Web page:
The FOS, LPI, and PG distribution maps created in this study enables us to identify liquefaction prone locations in the Kathmandu Valley. Likewise, the liquefaction zonation maps prepared for different scenario earthquakes will help planners and designers in making safe and resilient settlement plans as well as infrastructure development strategies through scientific risk-sensitive land use planning. Moreover, information on liquefaction susceptibility will facilitate structural and geotechnical engineers to make evidence-based decisions on the type of structural foundation. Furthermore, the improved SPT-N (Nimproved) map will assist us in determining the suitable method and extent of ground improvement needed in possible liquefaction susceptible locations in order to ensure no liquefaction.

Availability of data and materials

The datasets used and/or analysed during this work are accessible upon reasonable request from the corresponding author.

References

  1. Ansal A, Tönük G (2007) Source and site factors in microzonation. In: Pitilakis KD (ed) Earthquake geotechnical engineering. Springer, pp 73–92

    Chapter  Google Scholar 

  2. Ayele A, Woldearegay K, Meten M (2021) A review on the multi-criteria seismic hazard analysis of Ethiopia: with implications of infrastructural development. Geoenviron Disasters 8(1):1–22. https://doi.org/10.1186/S40677-020-00175-7/METRICS

    Article  Google Scholar 

  3. Bansal BK, Nath SK (2011) Seismic microzonation handbook, Geoscience divisions. Ministry of Earth Sciences, Government of India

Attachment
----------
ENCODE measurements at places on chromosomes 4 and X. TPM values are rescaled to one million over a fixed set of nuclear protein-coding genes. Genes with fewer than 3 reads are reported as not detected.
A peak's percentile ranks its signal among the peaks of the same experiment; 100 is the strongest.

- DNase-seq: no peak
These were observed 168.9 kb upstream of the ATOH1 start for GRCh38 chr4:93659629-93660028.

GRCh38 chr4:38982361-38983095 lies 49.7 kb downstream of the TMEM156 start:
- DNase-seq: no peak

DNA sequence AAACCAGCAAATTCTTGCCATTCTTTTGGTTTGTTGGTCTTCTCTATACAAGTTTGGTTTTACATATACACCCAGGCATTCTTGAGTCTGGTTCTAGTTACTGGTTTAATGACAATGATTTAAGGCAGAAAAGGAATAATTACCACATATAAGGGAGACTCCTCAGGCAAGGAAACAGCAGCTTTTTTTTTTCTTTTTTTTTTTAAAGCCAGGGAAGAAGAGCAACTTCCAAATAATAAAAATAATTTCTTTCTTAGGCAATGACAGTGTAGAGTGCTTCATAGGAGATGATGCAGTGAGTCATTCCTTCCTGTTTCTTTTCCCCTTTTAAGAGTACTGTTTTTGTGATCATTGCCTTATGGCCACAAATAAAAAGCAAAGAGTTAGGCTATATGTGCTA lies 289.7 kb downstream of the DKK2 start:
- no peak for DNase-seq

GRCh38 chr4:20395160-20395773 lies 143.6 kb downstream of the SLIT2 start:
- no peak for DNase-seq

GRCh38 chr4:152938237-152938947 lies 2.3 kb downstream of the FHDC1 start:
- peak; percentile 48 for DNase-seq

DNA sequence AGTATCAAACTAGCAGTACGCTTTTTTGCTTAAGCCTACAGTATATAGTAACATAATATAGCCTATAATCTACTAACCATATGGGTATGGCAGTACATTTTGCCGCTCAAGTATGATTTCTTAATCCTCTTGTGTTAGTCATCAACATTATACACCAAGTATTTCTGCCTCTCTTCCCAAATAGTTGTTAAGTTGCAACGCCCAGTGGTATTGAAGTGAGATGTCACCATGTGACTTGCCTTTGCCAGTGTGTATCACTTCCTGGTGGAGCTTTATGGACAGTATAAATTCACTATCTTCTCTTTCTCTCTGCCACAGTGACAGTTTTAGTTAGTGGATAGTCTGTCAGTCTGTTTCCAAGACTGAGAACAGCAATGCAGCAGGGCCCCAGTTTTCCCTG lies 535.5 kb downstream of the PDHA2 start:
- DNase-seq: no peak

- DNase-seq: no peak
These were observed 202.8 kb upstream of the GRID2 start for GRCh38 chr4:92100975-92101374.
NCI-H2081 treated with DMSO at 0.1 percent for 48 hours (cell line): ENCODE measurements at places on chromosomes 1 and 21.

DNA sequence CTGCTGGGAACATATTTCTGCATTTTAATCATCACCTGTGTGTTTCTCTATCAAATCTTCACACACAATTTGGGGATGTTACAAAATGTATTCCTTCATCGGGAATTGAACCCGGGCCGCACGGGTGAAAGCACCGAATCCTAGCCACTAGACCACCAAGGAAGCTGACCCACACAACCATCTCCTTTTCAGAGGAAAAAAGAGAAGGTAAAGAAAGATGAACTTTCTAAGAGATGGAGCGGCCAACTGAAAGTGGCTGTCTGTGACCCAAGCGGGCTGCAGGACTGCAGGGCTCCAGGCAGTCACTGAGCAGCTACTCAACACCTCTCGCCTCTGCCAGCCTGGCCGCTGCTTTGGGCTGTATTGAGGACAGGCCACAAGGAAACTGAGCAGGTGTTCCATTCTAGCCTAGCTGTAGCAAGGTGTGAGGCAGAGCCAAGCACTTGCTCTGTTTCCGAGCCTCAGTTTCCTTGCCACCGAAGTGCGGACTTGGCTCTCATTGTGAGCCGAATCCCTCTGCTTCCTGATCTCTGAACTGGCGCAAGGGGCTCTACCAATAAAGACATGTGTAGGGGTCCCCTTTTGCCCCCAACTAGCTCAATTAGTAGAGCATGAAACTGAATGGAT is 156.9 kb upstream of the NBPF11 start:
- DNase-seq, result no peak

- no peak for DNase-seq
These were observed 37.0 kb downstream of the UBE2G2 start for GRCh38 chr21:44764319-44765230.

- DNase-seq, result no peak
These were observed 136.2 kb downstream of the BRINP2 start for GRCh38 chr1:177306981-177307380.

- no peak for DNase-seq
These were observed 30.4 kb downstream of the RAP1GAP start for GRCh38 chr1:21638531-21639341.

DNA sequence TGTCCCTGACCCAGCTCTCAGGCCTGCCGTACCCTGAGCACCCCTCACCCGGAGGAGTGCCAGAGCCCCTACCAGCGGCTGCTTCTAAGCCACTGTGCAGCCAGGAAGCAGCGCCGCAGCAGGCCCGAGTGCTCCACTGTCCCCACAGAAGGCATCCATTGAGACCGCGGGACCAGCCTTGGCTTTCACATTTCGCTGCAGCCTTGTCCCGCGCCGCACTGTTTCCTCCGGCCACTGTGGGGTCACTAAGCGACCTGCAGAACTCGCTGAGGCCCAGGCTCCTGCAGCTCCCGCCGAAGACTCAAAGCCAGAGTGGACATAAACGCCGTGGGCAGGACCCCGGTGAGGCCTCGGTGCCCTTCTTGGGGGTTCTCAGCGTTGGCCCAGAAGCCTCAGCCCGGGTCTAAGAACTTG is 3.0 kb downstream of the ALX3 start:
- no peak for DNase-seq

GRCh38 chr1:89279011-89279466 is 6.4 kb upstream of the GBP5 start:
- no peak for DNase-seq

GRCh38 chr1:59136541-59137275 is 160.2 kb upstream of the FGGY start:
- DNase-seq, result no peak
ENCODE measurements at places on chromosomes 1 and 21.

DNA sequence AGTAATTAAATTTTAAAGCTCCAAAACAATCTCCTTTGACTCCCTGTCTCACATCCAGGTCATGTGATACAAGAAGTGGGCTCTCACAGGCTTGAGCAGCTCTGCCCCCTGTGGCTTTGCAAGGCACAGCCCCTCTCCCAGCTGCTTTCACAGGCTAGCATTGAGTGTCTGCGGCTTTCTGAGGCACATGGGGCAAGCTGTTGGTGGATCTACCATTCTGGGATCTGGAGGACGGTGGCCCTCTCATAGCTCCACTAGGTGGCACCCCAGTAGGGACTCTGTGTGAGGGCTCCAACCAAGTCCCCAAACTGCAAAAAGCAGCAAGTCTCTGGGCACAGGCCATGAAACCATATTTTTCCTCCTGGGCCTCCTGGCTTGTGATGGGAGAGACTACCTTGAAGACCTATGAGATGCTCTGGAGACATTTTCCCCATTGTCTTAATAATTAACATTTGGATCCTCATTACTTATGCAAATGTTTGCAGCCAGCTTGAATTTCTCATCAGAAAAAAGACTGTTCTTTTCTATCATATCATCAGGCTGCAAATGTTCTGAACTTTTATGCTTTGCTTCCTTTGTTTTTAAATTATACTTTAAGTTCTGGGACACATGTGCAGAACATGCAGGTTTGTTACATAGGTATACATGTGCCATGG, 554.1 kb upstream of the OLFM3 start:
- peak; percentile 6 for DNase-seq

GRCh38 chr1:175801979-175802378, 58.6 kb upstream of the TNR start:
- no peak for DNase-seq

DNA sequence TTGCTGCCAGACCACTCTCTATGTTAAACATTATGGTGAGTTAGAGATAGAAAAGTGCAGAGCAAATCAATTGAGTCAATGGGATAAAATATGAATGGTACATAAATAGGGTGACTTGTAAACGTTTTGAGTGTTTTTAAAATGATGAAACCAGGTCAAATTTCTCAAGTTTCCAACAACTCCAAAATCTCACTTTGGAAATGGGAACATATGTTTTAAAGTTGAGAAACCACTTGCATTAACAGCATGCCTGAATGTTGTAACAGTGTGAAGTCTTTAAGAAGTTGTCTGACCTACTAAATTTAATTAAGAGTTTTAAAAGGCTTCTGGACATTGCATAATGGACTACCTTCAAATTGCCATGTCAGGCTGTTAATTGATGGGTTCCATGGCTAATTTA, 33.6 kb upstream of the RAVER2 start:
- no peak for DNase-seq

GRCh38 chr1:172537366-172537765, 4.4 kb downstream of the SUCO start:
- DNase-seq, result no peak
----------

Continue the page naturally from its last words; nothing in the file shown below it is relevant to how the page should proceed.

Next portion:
Google Scholar 

  4. Bolton Seed H, Tokimatsu K, Harder LF, Chung RM (1985) Influence of SPT procedures in soil liquefaction resistance evaluations. J Geotech Eng 111(12):1425–1445. https://doi.org/10.1061/(ASCE)0733-9410(1985)111:12(1425)

    Article  Google Scholar 

  5. Boulanger RW, Idriss IM (2014) CPT and SPT based liquefaction triggering procedures. Report No. UCD/CGM.-14, 1

  6. Bray JD, Sancio RB (2006) Assessment of the liquefaction susceptibility of fine-grained soils. J Geotech Geoenviron Eng 132(9):1165–1177. https://doi.org/10.1061/(ASCE)1090-0241(2006)132:9(1165)

    Article  Google Scholar 

  7. Casagrande A (1947) Classification and identification of soils. Proc Am Soc Civ Eng 73(6):783–810

    Google Scholar 

  8. Chaulagain H, Rodrigues H, Silva V, Spacone E, Varum H (2016) Earthquake loss estimation for the Kathmandu Valley. Bull Earthq Eng 14(1):59–88. https://doi.org/10.1007/s10518-015-9811-5

    Article  Google Scholar 

  9. Chu BL, Hsu SC, Chang YM (2004) Ground behavior and liquefaction analyses in central Taiwan-Wufeng. Eng Geol 71(1):119–139. https://doi.org/10.1016/S0013-7952(03)00129-7

    Article  Google Scholar 

  10. Dhital M (2015) Geology of the Nepal Himalaya: regional perspective of the classic collided orogen. In: Geology of the Nepal Himalaya: regional perspective of the classic collided orogen. https://doi.org/10.1007/978-3-319-02496-7

  11. Dixit J, Dewaikar DM, Jangid RS (2012) Soil liquefaction studies at Mumbai city. Nat Hazards. https://doi.org/10.1007/s11069-012-0154-0